Detective Virgil Tibbs is caught up in the racial tension of the US South when he is arrested after the murder of a prominent businessman. Tibbs was simply waiting for his next train at the station in Sparta, Mississippi and the confusion is soon resolved but when local police chief Gillespie learns that Tibbs is the Philadelphia PD's number one homicide expert, he reluctantly asks for his assistance. The murdered man, Mr. Colbert, had come to Sparta from the North to build a new factory and his wife and business associates immediately point the finger at Endicott, the most powerful man in the county and the one who had the most to lose if a major new employer comes to the area. Tibbs' life is clearly in danger but he perseveres in a highly charged and racially explosive environment until the killer is found.Written by
Producer Walter Mirisch used creative accounting to prove to United Artists that the film would make a profit even if it did not play in the South at all. See more »
When Det. Virgil Tibbs is at the train station, and Police Chief Bill Gillespie comes back to get him, in the wide shot there is a dog slinking along the building. When they close in, the dog is gone. See more »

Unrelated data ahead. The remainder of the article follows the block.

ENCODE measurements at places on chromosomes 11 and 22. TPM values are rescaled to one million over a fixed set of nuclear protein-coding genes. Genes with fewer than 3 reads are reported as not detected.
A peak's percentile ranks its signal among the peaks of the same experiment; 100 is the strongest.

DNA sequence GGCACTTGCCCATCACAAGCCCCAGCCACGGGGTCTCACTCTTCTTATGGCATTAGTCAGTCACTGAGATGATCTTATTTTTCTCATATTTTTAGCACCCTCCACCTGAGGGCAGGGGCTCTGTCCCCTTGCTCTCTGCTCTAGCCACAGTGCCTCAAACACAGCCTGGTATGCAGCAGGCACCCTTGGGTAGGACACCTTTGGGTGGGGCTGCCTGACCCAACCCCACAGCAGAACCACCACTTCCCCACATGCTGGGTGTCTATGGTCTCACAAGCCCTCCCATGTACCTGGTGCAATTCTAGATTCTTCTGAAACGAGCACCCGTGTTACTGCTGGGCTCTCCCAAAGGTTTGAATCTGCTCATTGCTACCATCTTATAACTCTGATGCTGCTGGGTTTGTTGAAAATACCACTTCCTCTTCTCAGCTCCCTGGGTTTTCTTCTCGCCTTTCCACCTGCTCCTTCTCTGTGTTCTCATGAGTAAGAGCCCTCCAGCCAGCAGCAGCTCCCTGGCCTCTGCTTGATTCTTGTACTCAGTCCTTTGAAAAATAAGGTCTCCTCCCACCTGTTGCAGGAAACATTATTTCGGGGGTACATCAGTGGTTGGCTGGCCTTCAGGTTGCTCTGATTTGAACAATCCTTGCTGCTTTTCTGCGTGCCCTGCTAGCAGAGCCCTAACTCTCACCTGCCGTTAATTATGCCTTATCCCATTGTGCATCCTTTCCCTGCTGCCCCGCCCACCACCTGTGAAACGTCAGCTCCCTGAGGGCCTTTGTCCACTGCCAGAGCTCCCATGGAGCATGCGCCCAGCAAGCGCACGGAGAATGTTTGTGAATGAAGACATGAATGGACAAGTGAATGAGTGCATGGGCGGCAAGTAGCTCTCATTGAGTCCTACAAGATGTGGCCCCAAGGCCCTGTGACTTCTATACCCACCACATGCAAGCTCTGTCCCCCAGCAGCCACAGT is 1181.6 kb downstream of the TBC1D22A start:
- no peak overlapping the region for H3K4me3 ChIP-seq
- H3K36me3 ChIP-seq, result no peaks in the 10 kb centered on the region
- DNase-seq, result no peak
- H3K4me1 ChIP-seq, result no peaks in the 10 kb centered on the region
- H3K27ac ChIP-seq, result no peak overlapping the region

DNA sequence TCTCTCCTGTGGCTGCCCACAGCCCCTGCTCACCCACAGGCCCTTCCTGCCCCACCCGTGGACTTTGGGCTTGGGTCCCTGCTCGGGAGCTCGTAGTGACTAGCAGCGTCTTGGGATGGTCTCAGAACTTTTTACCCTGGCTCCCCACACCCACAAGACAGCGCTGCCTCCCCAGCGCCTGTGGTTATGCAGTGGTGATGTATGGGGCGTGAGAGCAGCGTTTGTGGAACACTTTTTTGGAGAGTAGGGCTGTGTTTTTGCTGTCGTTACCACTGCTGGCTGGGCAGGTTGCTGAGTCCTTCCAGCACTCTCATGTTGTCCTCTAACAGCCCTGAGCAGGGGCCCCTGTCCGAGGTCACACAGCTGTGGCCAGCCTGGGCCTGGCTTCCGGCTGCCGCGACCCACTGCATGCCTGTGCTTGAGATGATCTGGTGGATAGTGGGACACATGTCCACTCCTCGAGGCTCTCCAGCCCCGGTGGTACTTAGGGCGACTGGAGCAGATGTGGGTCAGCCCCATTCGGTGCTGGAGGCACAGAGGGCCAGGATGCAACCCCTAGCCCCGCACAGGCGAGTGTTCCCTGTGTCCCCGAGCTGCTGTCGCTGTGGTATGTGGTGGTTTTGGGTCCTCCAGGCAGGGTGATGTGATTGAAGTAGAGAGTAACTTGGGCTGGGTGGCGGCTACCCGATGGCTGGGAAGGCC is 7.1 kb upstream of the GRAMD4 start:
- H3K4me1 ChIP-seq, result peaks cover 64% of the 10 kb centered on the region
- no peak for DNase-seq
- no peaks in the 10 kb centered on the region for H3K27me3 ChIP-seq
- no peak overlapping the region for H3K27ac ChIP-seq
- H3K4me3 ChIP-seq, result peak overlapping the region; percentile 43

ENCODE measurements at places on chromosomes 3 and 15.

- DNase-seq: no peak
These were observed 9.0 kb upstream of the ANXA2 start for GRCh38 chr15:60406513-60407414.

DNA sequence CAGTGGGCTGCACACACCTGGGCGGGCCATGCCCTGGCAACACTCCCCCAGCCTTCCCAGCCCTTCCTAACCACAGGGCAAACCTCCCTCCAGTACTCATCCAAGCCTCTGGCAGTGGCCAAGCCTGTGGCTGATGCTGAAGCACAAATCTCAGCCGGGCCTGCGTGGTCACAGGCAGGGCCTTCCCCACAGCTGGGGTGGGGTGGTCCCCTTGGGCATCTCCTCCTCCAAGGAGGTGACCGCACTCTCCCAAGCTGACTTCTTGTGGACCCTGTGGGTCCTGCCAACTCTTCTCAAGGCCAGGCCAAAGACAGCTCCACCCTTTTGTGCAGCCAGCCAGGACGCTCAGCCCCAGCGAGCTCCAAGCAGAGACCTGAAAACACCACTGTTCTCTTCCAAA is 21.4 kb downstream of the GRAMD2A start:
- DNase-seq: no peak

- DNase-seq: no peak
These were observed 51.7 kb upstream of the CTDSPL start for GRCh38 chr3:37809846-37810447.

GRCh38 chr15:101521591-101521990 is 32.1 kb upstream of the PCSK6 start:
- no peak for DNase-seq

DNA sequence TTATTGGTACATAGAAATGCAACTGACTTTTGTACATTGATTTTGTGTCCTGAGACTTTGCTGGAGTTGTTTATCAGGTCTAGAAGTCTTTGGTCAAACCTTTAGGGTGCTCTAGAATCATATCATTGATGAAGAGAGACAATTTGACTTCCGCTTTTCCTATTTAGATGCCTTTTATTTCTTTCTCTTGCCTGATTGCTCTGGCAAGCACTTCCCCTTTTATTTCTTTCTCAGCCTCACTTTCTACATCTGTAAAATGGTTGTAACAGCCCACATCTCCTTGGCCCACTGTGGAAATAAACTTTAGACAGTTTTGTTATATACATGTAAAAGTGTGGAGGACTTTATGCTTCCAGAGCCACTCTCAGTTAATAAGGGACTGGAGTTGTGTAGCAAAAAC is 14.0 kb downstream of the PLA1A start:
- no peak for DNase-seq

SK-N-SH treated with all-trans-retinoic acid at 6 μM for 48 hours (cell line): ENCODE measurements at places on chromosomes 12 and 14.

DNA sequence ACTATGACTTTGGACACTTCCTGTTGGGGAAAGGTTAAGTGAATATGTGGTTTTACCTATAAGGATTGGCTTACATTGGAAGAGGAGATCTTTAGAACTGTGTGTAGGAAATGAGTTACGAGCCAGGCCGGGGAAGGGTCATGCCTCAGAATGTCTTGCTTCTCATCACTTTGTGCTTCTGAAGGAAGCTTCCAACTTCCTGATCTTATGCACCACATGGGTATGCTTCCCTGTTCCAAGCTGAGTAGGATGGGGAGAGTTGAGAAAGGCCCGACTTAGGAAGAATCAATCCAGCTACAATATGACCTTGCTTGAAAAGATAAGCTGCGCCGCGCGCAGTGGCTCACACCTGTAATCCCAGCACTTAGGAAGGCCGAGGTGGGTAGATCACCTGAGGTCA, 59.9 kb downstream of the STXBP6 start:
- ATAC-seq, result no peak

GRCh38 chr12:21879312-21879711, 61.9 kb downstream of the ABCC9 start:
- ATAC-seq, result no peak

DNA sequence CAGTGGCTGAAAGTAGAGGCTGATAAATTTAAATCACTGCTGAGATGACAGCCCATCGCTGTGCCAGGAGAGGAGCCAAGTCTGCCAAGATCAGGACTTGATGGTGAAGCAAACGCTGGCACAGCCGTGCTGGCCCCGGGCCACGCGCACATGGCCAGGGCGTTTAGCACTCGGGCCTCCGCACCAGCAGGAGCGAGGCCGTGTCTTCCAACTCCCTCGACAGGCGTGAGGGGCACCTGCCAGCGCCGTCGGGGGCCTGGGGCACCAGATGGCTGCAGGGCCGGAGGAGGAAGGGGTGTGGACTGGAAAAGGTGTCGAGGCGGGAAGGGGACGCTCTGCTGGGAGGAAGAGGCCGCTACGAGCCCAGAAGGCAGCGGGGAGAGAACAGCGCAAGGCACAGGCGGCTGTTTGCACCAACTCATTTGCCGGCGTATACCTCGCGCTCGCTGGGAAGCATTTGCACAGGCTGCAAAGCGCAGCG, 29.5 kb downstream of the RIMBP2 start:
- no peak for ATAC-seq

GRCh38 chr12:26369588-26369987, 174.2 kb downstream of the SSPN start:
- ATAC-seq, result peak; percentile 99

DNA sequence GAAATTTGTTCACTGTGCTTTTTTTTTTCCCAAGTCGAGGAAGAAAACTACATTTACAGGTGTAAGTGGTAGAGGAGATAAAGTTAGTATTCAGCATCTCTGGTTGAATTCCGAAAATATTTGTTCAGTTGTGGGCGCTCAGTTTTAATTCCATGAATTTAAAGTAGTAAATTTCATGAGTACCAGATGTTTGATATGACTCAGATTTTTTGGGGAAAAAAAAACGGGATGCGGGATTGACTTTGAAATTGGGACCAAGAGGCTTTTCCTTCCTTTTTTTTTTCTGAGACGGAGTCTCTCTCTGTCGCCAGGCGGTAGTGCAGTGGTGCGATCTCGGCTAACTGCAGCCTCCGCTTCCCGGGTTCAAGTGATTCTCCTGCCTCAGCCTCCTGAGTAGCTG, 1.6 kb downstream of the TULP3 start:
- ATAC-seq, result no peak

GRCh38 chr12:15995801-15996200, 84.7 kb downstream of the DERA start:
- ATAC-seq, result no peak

It's ironic that a decades-old feature should remind us how best to conduct a murder investigation in the redneck, rural South. Without losing sight of the important peripheral issues (namely bigotry and discrimination), the film concentrates on what ought to be (but usually isn't) the primary concern of any murder mystery: the mystery itself, revealed here in a compelling series of puzzling clues. It's too bad the resolution is weakened by so many plot twists, and by the anti-climactic final unmasking of the killer (in a throwaway gesture resembling a white trash variation of "the butler did it"). But any narrative gaps are well covered by the pair of dynamic star performances. The salt-and-pepper pairing of racial opposites on the same side of the law has long since become a tired cliché, but nothing about the roles is black and white: not Rod Steiger's jaundiced perceptions, nor Sidney Poitier's obsession with solving a crime which has nothing to do with him.
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